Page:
‘We must continue to ensure that people feel able to speak about their faith, and that absolutely includes their faith in Christ.
‘We must be mindful of Christians and religious minorities around the world who do not enjoy these same freedoms, but who practise their religion in secret and often in fear.
‘And we must do more to stand up for the freedom of people of all religions to practice their beliefs openly and in peace and safety.’
Liberal Democrat leader Tim Farron highlighted Mrs May’s intervention in the row over the National Trust and Cadbury Easter egg hunt in his message, while hitting out at nostalgia and nationalism.
He said: ‘I fear that what the Prime Minster and others were actually getting wound up about was the thought that the National Trust might have been airbrushing out something comfortable and traditional.
‘And given that we are turning the clock back to the early 1970s with Brexit (or indeed the 1580s if we do end up declaring war on Spain), then nostalgia is most definitely the mood of the moment.’
Today’s debate over Christianity’s place in politics comes days after a leading author claimed world politics is shaped by Christianity, with many world leader’s inspired by their faith.
Nick Spencer says most of the prominent leaders around the world are shaped by their religion, including all but one of Britain’s six most recent Prime Ministers.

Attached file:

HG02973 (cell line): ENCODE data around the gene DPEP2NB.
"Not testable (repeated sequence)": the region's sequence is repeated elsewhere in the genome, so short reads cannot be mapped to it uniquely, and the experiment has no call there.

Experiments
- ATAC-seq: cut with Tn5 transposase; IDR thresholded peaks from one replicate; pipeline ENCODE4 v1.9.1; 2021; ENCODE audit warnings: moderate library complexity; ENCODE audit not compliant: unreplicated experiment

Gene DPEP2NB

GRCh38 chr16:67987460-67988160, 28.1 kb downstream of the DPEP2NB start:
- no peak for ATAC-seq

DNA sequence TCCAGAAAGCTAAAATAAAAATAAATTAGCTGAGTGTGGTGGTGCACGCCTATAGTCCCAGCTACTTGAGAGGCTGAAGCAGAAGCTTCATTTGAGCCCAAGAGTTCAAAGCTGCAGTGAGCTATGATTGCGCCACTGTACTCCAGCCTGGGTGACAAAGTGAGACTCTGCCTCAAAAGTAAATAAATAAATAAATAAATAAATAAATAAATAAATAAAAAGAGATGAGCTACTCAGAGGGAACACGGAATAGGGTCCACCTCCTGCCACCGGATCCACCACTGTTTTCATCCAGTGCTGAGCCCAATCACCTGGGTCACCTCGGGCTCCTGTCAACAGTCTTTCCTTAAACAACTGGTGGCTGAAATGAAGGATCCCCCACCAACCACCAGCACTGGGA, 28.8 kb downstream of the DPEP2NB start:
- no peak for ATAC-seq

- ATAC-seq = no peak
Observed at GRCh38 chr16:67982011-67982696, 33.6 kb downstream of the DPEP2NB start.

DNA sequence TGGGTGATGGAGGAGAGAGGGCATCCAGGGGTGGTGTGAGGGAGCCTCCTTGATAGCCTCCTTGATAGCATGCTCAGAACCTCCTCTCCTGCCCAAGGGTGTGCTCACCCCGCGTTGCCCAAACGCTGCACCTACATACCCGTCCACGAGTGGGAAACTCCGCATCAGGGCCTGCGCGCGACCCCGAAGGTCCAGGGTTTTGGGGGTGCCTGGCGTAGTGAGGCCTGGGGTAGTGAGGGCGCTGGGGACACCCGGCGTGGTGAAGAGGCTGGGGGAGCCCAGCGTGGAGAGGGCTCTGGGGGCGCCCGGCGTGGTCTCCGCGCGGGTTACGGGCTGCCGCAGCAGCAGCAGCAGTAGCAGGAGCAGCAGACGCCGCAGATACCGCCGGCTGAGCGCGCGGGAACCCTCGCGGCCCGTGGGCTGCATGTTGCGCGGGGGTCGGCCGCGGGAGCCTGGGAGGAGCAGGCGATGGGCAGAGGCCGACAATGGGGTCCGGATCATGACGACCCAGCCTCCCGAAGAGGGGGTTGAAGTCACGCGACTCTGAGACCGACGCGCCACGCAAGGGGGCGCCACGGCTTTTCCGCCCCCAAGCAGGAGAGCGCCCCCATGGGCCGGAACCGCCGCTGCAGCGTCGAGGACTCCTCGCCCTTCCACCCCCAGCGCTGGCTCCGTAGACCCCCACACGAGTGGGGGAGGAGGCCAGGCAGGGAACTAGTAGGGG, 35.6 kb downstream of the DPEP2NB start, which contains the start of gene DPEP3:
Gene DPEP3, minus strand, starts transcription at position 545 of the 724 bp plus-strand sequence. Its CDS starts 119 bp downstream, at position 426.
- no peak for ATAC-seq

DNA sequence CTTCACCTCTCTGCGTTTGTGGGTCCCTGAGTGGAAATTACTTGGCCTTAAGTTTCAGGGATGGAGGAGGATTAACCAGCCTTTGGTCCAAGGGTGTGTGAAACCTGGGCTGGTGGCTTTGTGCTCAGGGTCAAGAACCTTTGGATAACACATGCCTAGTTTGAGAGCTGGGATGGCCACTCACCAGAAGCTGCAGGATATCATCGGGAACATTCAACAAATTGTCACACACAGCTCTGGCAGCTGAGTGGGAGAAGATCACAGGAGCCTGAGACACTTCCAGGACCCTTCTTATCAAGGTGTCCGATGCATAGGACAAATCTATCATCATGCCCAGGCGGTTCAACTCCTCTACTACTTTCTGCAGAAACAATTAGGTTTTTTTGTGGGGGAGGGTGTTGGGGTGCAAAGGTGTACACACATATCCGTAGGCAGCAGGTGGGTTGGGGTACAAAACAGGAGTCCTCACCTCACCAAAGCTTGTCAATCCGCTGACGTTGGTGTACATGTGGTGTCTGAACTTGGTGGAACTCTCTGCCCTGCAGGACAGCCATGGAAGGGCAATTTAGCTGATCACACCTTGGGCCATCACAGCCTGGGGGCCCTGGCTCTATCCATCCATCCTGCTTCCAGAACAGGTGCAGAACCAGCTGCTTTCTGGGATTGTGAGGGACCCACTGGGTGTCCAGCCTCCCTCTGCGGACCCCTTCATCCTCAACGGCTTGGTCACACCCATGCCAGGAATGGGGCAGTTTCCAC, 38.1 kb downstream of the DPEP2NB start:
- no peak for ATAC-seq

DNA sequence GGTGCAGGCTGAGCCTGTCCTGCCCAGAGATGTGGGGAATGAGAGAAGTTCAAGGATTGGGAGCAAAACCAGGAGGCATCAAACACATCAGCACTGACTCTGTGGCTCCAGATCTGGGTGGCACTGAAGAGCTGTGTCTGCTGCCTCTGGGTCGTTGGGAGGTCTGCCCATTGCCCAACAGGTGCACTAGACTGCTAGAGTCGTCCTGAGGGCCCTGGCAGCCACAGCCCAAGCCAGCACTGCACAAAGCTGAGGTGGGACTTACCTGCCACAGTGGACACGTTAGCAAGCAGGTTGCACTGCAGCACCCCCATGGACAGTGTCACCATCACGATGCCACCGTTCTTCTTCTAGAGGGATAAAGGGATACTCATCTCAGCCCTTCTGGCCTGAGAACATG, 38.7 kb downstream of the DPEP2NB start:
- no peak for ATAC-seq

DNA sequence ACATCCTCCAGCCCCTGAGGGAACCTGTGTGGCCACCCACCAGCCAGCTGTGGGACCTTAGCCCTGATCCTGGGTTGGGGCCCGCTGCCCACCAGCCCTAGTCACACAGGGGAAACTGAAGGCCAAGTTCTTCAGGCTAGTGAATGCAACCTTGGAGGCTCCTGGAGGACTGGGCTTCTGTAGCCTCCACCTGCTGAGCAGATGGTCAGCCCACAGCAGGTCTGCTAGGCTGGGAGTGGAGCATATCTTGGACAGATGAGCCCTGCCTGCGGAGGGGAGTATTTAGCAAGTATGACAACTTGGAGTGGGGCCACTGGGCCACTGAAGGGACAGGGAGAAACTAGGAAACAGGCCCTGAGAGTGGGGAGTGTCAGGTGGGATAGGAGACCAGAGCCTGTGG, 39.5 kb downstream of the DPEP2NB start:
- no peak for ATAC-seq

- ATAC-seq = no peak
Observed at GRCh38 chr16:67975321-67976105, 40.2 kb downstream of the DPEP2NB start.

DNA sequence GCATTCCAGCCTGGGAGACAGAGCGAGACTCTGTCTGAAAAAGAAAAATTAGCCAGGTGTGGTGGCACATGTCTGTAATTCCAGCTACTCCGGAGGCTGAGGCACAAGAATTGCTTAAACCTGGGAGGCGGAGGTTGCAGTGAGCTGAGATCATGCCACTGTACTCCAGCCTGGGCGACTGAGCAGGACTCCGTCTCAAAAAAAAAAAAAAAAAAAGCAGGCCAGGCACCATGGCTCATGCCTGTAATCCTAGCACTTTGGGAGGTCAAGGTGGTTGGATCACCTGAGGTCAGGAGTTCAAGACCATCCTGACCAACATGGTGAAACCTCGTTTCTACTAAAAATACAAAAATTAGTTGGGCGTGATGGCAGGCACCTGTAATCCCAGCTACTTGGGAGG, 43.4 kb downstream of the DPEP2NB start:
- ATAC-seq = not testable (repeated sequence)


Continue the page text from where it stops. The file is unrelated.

May’s predecessor David Cameron, in 2008, famously described his faith as a bit like the patchy reception for Magic FM in the Chilterns where he lives, adding: ‘It sort of comes and goes’.
He added: ‘That sums up a lot of people in the Church of England.
‘We are racked with doubts, but sort of fundamentally believe, but don’t sort of wear it on our sleeves or make too much of it. I think that is sort of where I am.’
Brown, whose father was a minister of the Church of Scotland, spoke of his ‘moral compass’ but for the most part kept religion private.
Blair generally avoided talking about religion during his decade in Downing Street, fearing he would be viewed as a religious fanatic. His spin doctor believed the British public was instinctively distrustful of religiously-minded politicians.
But Blair converted to Roman Catholicism after his term as PM ended and later spoke of the difficulties of talking about ‘religious faith in our political system’.
He described how he had wanted to give a speech during a time of crisis and wanted to end my words with ‘God bless the British people’.
He said: ‘This caused complete consternation. Emergency meetings were convened. The system was aghast. Finally, a senior civil servant said, with utter disdain: ‘Really, Prime Minister, this is not America you know’.’
John Major was not a man of faith, but Margaret Thatcher was, according to author Eliza Filby, the ‘most religious prime minister since William Gladstone’ – a description which was later conferred on Blair.
The book also at five US presidents: Ronald Reagan, Bill Clinton, George W Bush, Barack Obama and Donald Trump. It also addresses five European leaders, three Australian prime ministers and Vladimir Putin of Russia.
Putin has increasingly presented himself as a man of serious personal faith, reportedly prays daily in a small Orthodox chapel next to the presidential office.
Angela Merkel, the German chancellor, is a strong Christian but keeps her faith private. She described religion in 2012 as a ‘constant companion.’
– Daily Mail